Our expert voices conversation on "When computers merge with our minds."

Brain interfaces that rely on wires inserted into the brain already have a huge impact on people with neurological disorders. However, wires damage the brain, take up space, and can only provide crude control. The technology is poised for disruption.

A better approach is needed to achieve the ultimate goal: a brain interface that communicates vast amounts of information quickly and accurately with other devices and minds. Today, we can genetically engineer neurons to build their own communication devices that deliver messages to and from computers optically, rather than electrically. These tools are so precise, we can use them to erase the fear associated with the memory of a traumatic event in lab mice. They can process a thousand times more neurons than state-of-the-art electrical interfaces. Unlike wires, light travels through the brain without causing damage, and takes up no space.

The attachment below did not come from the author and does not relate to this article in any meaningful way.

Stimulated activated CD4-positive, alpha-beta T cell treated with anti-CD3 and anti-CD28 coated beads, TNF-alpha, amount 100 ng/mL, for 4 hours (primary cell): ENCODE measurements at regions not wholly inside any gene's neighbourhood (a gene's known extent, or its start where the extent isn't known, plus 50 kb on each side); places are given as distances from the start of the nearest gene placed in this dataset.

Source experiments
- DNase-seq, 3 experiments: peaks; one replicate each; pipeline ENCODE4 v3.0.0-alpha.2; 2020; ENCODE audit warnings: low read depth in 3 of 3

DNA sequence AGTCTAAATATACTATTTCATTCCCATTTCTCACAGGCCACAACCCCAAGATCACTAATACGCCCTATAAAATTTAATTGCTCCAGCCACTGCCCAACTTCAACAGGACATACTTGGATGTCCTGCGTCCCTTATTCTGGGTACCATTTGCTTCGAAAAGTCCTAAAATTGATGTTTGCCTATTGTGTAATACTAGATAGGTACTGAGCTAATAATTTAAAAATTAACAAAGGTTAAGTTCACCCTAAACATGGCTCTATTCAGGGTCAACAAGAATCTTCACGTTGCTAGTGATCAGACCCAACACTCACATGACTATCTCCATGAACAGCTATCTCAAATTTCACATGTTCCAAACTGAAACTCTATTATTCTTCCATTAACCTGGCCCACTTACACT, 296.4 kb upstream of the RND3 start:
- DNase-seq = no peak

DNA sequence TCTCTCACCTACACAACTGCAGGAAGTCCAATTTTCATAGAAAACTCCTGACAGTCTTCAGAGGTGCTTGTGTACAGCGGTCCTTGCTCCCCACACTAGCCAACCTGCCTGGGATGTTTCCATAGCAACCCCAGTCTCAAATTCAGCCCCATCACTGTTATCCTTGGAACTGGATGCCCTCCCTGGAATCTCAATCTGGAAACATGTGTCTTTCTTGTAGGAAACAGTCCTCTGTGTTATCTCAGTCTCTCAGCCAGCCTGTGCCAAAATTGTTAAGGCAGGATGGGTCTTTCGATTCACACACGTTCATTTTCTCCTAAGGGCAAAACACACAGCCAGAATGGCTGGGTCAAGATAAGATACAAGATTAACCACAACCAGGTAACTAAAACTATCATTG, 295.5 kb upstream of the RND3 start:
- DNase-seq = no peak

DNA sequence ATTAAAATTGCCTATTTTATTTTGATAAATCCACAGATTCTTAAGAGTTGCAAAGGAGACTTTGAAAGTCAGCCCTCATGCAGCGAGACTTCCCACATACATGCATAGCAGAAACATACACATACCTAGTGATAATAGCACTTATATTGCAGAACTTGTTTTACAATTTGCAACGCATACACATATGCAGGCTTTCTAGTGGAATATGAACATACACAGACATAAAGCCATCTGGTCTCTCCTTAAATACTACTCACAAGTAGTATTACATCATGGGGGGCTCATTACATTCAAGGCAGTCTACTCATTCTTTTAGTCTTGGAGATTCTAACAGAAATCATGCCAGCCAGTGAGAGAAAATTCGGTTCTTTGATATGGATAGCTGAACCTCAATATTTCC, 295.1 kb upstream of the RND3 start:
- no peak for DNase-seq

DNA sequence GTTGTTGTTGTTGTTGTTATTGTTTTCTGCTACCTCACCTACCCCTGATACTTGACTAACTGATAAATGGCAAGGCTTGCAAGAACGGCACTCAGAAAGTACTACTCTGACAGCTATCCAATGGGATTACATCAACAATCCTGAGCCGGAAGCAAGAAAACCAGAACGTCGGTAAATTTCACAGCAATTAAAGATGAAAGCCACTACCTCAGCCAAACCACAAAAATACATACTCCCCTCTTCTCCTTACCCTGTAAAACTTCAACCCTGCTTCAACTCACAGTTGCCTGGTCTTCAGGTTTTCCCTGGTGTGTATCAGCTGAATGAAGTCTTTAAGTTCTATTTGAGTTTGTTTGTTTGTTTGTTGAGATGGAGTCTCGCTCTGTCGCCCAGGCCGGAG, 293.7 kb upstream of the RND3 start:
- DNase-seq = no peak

The challenges: Human brain tissue is thicker than mice, making it more difficult to deliver light to the right spots, and methods to engineer the genes of neurons must be proven safe in humans. But more difficult challenges and limitations exist for wired devices. Optical interfaces, with their specificity and the bandwidth they allow, will win.The other voices in the conversation:

Sridevi Sarma, biomedical engineer, Johns Hopkins University: How and how much to change the brainSteven Chase, biomedical engineer, Carnegie Mellon University: What to fearSliman Bensmaia, neurobiologist, University of Chicago: The internet inside your mind

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